Their initial conclusions were subsequently confirmed in a new paper from World Bank economists Alvaro Espitia, Aaditya Mattoo, Nadia Rocha, Michele Ruta, Deborah Winkler, who summarized their findings in a recent VoxEU article:
Econometric results for the first six months of the health crisis confirm a nuanced view of the role of [global value chains] during a pandemic. GVCs have certainly acted as a transmitter of shocks. Exports of firms relying on upstream suppliers from countries in lockdown suffered more. So did exports of firms supplying inputs to countries severely hit by Covid‐19. But exports of domestic producers participating in GVCs fared better during the pandemic, as diversification through trade turned out to be an asset. These findings suggest that thinking of better ways to improve GVC resilience in the face of a pandemic or other shocks is crucial. Nationalisation of production is not a solution – it would result in lower exposure to foreign shocks at the cost of higher exposure to domestic shocks.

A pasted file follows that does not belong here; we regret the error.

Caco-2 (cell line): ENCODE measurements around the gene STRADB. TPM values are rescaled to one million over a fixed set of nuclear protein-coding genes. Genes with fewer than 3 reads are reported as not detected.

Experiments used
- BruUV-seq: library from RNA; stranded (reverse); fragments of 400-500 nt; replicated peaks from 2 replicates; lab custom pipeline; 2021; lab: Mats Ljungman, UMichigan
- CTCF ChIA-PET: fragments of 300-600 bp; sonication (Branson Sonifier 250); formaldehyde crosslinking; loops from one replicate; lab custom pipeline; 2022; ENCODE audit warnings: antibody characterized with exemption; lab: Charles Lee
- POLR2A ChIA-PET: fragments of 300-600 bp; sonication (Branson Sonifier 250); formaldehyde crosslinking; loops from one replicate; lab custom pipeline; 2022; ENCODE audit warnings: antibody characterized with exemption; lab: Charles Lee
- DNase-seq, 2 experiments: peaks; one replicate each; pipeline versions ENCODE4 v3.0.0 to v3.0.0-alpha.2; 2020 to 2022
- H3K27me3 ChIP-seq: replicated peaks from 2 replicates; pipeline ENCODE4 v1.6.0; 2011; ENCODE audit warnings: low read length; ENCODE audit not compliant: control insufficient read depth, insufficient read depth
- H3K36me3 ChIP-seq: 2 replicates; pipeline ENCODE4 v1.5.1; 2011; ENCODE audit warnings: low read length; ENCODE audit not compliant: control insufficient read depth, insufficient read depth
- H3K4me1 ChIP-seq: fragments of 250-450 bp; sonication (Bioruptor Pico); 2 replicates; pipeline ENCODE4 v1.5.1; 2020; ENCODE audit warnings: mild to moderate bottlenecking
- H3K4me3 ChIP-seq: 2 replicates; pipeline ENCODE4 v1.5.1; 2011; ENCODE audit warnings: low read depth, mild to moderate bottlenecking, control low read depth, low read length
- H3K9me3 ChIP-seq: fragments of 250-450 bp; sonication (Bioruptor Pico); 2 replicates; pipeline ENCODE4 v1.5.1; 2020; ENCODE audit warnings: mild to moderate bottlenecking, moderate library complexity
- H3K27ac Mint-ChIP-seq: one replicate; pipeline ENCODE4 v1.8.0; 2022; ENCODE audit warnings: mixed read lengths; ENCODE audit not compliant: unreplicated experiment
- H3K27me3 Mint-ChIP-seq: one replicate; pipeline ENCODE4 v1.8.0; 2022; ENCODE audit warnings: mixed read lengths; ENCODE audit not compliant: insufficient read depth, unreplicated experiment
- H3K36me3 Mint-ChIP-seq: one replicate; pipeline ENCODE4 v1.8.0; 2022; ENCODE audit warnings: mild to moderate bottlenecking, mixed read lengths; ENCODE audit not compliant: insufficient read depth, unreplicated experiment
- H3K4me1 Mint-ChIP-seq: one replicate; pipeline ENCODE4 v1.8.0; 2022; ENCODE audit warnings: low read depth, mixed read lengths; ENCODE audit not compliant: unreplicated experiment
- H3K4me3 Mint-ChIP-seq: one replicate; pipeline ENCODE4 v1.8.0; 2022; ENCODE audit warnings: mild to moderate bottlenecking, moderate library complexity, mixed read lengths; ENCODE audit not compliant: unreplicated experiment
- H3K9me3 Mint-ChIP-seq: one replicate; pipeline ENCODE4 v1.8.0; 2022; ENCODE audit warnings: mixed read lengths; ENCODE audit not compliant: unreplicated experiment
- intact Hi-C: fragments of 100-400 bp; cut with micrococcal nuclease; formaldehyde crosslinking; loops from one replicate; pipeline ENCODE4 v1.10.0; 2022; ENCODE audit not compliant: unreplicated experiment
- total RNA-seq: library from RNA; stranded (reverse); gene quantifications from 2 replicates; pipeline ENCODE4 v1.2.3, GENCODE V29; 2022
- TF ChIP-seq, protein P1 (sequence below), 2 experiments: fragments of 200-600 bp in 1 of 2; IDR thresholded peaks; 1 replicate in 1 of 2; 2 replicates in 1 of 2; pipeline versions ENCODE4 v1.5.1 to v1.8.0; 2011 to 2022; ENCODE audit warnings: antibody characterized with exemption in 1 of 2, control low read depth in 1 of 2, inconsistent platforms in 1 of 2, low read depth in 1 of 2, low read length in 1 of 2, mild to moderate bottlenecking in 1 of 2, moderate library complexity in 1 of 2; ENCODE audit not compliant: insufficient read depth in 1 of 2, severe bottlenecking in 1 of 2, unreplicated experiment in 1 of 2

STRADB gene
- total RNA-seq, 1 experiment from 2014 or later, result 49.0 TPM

The authors’ conclusions are summarized in the following chart, which shows that exporters who utilized imported inputs fared worse when their supplier markets were hit by COVID-19 (“upstream supply shock”) but fared better when their own home market was hit.
With respect to the latter scenario, they calculate that that the harm of a domestic shock for sectors with low value‐chain participation has been 20 percentage points worse, on average, than for sectors with high participation. These findings are particularly important for the United States, which continues to struggle with a domestic COVID-19 shock (especially as compared to other key economies).